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Journal of Research & Innovation in Anesthesia


Hyponatremia is the most frequently encountered electrolyte disorder in hospitalized patients. It develops due to either surplus water or decreased sodium in the extracellular fluid. In children, the source of excess water is frequently the administration of hypotonic intravenous fluids. The current recommendations of hypotonic maintenance fluids may be appropriate for a healthy child, but may not apply to hospitalized children who are more likely to have a nonosmotic stimulus for antidiuretic hormone (ADH) production, such as anxiety, stress, pain, etc. Fall in plasma sodium concentration acutely to < 130 mmol/L leads to brain cell swelling and devastating neurological outcome. Previous studies have reported the potential harm with these solutions and the need to reconsider their routine use in children. We present a case report of 4-year-old child, admitted with head injury and normal CT brain, who developed hyponatremic convulsions following administration of Isolyte-P as maintenance fluid as per standard guidelines.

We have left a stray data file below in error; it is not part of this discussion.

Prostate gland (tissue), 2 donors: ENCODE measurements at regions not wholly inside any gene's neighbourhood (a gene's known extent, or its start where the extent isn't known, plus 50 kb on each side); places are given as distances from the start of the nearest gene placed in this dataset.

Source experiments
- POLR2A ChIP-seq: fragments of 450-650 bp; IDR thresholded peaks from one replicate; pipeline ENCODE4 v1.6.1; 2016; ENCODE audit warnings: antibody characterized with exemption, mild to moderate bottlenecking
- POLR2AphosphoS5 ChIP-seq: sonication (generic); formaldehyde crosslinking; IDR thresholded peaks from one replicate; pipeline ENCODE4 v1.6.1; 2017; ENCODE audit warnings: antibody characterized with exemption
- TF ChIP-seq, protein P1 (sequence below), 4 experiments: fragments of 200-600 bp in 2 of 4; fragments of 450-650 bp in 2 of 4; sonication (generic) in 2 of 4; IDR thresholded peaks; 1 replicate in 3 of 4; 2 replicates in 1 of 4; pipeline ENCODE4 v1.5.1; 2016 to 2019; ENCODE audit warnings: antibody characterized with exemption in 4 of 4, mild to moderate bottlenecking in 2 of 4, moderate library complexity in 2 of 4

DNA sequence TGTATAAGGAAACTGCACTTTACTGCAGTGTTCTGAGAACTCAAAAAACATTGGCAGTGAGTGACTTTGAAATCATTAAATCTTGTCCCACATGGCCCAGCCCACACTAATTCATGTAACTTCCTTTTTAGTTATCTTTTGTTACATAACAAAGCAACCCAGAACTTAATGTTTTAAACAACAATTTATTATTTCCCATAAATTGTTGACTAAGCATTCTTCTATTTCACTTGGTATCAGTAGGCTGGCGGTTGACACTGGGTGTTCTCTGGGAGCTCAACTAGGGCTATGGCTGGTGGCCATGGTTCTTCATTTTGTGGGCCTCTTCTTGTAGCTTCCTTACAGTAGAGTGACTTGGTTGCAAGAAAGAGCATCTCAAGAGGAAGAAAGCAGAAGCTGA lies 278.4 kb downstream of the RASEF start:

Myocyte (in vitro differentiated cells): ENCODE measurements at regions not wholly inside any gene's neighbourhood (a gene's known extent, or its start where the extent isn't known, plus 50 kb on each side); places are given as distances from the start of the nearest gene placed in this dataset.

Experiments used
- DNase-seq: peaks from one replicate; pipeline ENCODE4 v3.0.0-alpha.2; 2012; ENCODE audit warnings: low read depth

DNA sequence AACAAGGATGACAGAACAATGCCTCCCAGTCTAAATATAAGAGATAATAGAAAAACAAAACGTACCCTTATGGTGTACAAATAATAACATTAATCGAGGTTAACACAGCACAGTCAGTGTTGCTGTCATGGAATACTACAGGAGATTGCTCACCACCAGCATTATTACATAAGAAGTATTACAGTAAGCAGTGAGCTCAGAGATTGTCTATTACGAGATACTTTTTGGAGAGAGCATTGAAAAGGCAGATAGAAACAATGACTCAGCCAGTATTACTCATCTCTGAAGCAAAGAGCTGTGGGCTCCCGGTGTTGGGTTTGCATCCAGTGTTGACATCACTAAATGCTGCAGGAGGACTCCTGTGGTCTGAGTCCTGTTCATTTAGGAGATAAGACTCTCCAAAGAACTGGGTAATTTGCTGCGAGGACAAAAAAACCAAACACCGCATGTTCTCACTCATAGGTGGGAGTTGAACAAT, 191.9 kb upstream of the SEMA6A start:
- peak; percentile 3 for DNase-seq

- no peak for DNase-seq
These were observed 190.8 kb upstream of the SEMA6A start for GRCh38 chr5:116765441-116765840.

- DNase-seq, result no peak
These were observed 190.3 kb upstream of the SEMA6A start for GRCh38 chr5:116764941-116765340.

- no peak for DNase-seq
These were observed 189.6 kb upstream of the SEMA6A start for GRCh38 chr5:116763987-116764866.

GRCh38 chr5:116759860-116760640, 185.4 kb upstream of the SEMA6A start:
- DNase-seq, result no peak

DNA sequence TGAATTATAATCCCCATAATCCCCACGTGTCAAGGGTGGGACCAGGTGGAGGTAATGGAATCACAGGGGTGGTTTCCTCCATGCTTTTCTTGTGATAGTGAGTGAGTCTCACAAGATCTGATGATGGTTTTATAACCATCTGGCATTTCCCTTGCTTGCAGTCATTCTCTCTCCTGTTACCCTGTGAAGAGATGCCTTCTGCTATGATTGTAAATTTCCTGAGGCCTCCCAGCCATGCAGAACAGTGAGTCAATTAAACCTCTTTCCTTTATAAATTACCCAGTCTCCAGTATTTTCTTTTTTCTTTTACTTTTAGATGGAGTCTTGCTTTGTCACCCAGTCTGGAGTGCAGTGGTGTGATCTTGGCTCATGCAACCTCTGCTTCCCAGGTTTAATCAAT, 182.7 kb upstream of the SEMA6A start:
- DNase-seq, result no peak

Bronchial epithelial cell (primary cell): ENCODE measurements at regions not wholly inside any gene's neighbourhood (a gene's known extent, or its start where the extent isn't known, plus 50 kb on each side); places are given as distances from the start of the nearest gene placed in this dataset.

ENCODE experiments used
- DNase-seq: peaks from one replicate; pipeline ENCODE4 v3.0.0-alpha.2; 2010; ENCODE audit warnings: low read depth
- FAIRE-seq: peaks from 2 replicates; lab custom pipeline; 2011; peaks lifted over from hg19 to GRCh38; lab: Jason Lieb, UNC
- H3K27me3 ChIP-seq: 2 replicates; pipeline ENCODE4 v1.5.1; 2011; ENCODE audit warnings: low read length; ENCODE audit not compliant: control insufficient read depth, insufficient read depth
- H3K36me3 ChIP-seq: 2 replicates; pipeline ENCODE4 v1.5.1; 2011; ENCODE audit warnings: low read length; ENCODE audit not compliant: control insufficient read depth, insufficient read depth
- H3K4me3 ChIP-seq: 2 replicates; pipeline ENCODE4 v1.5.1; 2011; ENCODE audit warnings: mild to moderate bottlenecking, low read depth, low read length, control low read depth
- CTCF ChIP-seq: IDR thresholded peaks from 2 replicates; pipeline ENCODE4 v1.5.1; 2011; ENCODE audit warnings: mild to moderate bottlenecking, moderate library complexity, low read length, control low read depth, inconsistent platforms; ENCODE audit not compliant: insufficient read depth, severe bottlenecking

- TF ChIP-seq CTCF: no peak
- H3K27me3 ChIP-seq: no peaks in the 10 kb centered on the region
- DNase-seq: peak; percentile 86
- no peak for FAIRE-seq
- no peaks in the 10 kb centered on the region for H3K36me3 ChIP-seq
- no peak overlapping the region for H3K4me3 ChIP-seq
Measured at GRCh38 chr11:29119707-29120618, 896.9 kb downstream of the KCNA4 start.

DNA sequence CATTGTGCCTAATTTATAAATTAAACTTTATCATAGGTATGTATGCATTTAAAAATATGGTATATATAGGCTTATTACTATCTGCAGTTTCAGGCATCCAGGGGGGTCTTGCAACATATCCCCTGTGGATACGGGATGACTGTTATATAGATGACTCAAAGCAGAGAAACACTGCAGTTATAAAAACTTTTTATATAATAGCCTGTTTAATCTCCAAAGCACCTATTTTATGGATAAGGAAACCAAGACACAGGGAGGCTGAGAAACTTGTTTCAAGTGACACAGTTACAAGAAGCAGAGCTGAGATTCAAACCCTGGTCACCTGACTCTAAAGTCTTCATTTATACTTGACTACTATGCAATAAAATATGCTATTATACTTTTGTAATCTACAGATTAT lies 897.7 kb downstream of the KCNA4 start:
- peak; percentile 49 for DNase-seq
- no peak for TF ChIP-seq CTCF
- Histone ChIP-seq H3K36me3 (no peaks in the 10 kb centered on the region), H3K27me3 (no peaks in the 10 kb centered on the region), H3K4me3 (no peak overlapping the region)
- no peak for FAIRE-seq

Keywords: Hyponatremia, Hypotonic intravenous fluid, Nonosmotic stimulus for antidiuretic hormone.

How to cite this article: Rustagi P, Dalvi NP, Tendolkar BA, Kotak S. Acute Hyponatremia following Hypotonic Intravenous Fluid in a 4-year-old. Res Inno in Anesth 2016;1(2):63-64.

Source of support: Nil

Conflict of interest: None.

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